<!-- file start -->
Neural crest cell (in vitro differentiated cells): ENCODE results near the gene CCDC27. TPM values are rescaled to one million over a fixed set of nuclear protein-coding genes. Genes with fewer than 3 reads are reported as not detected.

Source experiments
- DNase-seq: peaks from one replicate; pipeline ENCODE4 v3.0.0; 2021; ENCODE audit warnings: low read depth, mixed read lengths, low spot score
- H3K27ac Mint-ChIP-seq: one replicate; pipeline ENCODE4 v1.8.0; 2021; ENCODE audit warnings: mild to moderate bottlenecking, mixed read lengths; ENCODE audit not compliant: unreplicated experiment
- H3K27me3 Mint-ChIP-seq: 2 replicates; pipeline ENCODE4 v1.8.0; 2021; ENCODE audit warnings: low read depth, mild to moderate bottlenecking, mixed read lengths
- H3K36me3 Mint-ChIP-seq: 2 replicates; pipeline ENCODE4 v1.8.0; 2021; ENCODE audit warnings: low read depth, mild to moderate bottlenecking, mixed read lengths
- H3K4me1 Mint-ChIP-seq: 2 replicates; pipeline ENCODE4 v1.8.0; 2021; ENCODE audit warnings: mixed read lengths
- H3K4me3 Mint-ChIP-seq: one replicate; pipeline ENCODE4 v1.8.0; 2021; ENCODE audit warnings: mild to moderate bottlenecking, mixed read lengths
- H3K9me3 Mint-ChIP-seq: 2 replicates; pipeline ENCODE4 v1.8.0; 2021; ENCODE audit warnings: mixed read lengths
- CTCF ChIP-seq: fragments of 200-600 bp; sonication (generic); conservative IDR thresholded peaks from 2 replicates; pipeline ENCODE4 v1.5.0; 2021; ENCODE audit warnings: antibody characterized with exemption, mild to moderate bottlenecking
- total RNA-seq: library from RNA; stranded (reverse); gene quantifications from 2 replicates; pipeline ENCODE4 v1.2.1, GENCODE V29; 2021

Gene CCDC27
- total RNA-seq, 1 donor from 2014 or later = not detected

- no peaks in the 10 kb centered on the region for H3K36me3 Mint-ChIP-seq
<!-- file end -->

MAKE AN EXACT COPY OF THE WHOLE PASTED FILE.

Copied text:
Neural crest cell (in vitro differentiated cells): ENCODE results near the gene CCDC27. TPM values are rescaled to one million over a fixed set of nuclear protein-coding genes. Genes with fewer than 3 reads are reported as not detected.

Source experiments
- DNase-seq: peaks from one replicate; pipeline ENCODE4 v3.0.0; 2021; ENCODE audit warnings: low read depth, mixed read lengths, low spot score
- H3K27ac Mint-ChIP-seq: one replicate; pipeline ENCODE4 v1.8.0; 2021; ENCODE audit warnings: mild to moderate bottlenecking, mixed read lengths; ENCODE audit not compliant: unreplicated experiment
- H3K27me3 Mint-ChIP-seq: 2 replicates; pipeline ENCODE4 v1.8.0; 2021; ENCODE audit warnings: low read depth, mild to moderate bottlenecking, mixed read lengths
- H3K36me3 Mint-ChIP-seq: 2 replicates; pipeline ENCODE4 v1.8.0; 2021; ENCODE audit warnings: low read depth, mild to moderate bottlenecking, mixed read lengths
- H3K4me1 Mint-ChIP-seq: 2 replicates; pipeline ENCODE4 v1.8.0; 2021; ENCODE audit warnings: mixed read lengths
- H3K4me3 Mint-ChIP-seq: one replicate; pipeline ENCODE4 v1.8.0; 2021; ENCODE audit warnings: mild to moderate bottlenecking, mixed read lengths
- H3K9me3 Mint-ChIP-seq: 2 replicates; pipeline ENCODE4 v1.8.0; 2021; ENCODE audit warnings: mixed read lengths
- CTCF ChIP-seq: fragments of 200-600 bp; sonication (generic); conservative IDR thresholded peaks from 2 replicates; pipeline ENCODE4 v1.5.0; 2021; ENCODE audit warnings: antibody characterized with exemption, mild to moderate bottlenecking
- total RNA-seq: library from RNA; stranded (reverse); gene quantifications from 2 replicates; pipeline ENCODE4 v1.2.1, GENCODE V29; 2021

Gene CCDC27
- total RNA-seq, 1 donor from 2014 or later = not detected

- no peaks in the 10 kb centered on the region for H3K36me3 Mint-ChIP-seq